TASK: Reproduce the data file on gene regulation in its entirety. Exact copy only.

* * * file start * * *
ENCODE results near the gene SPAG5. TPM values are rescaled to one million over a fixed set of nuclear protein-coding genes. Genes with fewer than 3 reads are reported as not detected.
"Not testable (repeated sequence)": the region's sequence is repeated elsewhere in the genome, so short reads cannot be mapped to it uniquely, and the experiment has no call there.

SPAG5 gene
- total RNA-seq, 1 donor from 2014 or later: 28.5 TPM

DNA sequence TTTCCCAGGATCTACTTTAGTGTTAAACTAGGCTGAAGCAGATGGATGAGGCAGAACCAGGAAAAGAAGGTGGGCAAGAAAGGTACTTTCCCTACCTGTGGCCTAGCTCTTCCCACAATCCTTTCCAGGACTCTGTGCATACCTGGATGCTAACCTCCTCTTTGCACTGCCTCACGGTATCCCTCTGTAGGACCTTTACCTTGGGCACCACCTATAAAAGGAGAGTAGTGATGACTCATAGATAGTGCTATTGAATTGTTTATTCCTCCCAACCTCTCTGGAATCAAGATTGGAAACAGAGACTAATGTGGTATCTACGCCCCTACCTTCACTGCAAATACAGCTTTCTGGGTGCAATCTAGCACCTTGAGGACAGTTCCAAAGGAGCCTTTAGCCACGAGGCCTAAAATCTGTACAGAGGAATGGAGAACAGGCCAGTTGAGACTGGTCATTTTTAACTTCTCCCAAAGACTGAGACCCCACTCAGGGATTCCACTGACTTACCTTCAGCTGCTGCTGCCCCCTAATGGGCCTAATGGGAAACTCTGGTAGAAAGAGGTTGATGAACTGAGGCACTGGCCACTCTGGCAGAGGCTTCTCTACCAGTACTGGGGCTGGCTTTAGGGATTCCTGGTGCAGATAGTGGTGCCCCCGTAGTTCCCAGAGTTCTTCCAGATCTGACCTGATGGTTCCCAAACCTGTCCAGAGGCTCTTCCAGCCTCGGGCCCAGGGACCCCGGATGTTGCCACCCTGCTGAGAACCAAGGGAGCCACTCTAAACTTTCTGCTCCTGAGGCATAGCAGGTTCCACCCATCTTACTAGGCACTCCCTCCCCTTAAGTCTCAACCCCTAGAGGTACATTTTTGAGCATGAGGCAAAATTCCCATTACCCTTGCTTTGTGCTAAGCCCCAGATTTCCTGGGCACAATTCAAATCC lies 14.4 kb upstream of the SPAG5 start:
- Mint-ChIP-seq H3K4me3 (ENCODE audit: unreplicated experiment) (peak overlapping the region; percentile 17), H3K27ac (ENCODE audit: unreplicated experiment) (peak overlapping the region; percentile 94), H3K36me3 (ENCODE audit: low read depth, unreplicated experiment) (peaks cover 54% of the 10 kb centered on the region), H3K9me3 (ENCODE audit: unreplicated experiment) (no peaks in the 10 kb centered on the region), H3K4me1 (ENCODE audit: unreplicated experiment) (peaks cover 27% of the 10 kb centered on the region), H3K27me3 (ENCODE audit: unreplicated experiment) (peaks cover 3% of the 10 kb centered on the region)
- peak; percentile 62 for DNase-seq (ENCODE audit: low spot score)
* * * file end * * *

ENCODE results near the gene SPAG5. TPM values are rescaled to one million over a fixed set of nuclear protein-coding genes. Genes with fewer than 3 reads are reported as not detected.
"Not testable (repeated sequence)": the region's sequence is repeated elsewhere in the genome, so short reads cannot be mapped to it uniquely, and the experiment has no call there.

SPAG5 gene
- total RNA-seq, 1 donor from 2014 or later: 28.5 TPM

DNA sequence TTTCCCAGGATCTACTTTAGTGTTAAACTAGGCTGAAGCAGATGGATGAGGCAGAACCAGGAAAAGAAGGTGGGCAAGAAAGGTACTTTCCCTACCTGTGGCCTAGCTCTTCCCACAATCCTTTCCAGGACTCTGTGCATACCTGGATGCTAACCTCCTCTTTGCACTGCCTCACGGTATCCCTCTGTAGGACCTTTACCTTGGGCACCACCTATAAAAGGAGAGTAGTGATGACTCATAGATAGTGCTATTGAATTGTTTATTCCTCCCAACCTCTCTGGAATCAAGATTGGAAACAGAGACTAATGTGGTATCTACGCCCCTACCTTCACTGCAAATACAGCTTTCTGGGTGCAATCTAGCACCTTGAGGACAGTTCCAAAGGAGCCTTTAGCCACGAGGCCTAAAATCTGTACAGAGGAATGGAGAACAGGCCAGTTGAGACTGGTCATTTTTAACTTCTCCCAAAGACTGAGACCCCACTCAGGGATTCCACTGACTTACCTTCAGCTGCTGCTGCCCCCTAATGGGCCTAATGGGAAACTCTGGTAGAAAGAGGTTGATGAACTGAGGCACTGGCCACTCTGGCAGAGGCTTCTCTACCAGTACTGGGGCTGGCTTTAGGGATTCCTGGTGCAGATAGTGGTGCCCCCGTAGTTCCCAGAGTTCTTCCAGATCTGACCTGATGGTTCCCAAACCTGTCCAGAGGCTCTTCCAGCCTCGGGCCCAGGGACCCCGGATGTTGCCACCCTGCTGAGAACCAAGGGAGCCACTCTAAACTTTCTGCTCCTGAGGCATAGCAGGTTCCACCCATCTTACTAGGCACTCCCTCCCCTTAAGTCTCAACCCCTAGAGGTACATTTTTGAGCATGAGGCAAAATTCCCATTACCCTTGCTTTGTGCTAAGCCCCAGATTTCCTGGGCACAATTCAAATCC lies 14.4 kb upstream of the SPAG5 start:
- Mint-ChIP-seq H3K4me3 (ENCODE audit: unreplicated experiment) (peak overlapping the region; percentile 17), H3K27ac (ENCODE audit: unreplicated experiment) (peak overlapping the region; percentile 94), H3K36me3 (ENCODE audit: low read depth, unreplicated experiment) (peaks cover 54% of the 10 kb centered on the region), H3K9me3 (ENCODE audit: unreplicated experiment) (no peaks in the 10 kb centered on the region), H3K4me1 (ENCODE audit: unreplicated experiment) (peaks cover 27% of the 10 kb centered on the region), H3K27me3 (ENCODE audit: unreplicated experiment) (peaks cover 3% of the 10 kb centered on the region)
- peak; percentile 62 for DNase-seq (ENCODE audit: low spot score)